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EPA: Global Warming Is Endangering Americans





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by Patriot Daily
Published on Reuters

EPA administrator Stephen Johnson informed the Bush Administration last December that there is "compelling and robust" evidence that our recent temperature increases are caused by man-made greenhouse gas emissions which endanger the American people:

WASHINGTON — - The head of the Environmental Protection Agency told the Bush administration in December that high levels of man-made heat-trapping gases are causing global warming and endanger the American people, Sen. Barbara Boxer, D-Calif., said Thursday after she reviewed the EPA finding, which has not been made public.

The White House declined to open the email with the warning contained in a 38-page document because:

The document is important because the Supreme Court ruled last year that if the EPA administrator finds greenhouse gases endanger the public, then the government must regulate them — a move the administration opposes.
Last week, the EPA issued a 283-page report which details how global warming endangers Americans. The EPA Inspector General issued another report that the Bush Administration's voluntary programs to reduce greenhouse gas emissions "have limited potential."

The EPA report on global warming impacts explains how climate change endangers us all:

1. Temperature: Heat waves will increase while cold days and nights will become less frequent. The EPA reports a predicted increase in temperature-related morbidity and mortality, which will affect everyone. During 1979-2002, 4,780 people died from heatwaves, although the report acknowledges that the figures are underestimated because the death certificate may not always list heat as the cause of death. Moreover, heat waves may cause death by exacerbating chronic health conditions, such as cardiovascular, renal, respiratory diseases, diabetes, and nervous system disorders.

While everyone will be affected by temperature extremes, certain subpopulations face an added risk: Children, older adults, impoverished populations, people with chronic medical conditions or compromised immune systems, people with mobility and cognitive constraints, outdoor workers, city dwellers, the less educated, people without access to air conditioning and recent migrants and immigrants.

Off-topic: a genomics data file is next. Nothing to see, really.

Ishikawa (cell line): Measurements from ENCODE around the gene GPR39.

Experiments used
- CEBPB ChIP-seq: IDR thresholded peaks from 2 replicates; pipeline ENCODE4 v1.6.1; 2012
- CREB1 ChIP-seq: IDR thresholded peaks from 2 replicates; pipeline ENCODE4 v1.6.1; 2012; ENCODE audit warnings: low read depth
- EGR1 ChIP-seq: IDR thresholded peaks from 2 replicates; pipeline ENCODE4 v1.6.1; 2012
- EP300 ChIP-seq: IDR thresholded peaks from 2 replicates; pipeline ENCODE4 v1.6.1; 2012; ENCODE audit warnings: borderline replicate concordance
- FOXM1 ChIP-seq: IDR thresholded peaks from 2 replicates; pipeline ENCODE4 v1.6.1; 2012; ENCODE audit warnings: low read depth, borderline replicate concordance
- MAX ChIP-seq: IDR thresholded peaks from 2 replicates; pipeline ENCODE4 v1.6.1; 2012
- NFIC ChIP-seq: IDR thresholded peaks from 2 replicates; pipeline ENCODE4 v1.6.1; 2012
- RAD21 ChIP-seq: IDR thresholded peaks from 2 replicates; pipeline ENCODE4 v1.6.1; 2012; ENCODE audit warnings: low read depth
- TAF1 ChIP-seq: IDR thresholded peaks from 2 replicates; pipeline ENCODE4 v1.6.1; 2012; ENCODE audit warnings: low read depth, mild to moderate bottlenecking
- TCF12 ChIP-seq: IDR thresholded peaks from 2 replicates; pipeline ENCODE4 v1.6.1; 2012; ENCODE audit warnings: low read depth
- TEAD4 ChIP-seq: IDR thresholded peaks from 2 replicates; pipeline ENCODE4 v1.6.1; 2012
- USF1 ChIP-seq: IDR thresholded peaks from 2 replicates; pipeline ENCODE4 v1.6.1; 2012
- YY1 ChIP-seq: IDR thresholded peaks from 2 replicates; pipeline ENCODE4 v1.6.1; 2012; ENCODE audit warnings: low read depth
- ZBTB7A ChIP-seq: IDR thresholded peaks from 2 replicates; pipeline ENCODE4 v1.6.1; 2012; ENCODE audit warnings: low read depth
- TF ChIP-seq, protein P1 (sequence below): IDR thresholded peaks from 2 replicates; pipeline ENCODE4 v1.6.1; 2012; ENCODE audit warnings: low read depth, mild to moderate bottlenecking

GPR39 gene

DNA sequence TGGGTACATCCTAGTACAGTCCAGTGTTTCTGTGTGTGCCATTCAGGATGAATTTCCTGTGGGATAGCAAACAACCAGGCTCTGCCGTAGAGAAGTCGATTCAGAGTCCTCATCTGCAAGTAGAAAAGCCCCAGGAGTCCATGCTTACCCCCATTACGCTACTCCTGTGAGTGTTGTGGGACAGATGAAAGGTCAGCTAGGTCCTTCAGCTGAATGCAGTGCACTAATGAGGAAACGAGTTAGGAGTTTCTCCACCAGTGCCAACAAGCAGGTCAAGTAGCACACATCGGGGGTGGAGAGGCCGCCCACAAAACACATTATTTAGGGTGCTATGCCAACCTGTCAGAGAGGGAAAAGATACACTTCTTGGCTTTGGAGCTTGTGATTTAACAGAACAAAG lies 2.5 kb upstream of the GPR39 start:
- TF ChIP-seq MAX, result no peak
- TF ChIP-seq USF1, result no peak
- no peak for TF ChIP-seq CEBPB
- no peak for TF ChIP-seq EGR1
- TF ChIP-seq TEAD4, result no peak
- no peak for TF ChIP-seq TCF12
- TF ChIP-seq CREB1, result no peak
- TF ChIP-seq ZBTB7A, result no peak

One factor in heat-related mortality is age. The number of Americans over age 65 is projected to reach 13% by 2010 and 20% by 2030 or over 50 million people. The EPA reports that older Americans are more "vulnerable" to higher temperatures, which means that "heat-related mortality could increase."

City dwellers will be impacted by the urban heat island effect which will increase city temperatures by 2-10 degrees more than suburban and rural areas due to "absorption of heat by dark paved surfaces and buildings, lack of vegetation and trees, heat emitted from buildings, vehicles, and air conditioners, and reduced air flow around buildings."

The plan to reduce heat-mortalities includes "heatwave early warning systems, urban design to reduce heat loads, and enhanced services during heatwaves."

2. Extreme Climate Events: Our weather will include extreme climate events, including hurricanes, floods, tornadoes, blizzards, windstorms, droughts, wildfires, heat waves, and heavy downpours. Climate change may increase hurricane wind speeds, rainfall intensity and storm surge levels while sea levels will rise, causing coastal and riverine floods.

The gravity of this report is illustrated by the EPA's acknowledgment of the role of climate change in increased frequency and intensity of hurricanes, indicating that, while further studies can be productive, it is time to stop debating causation and move toward taking action.


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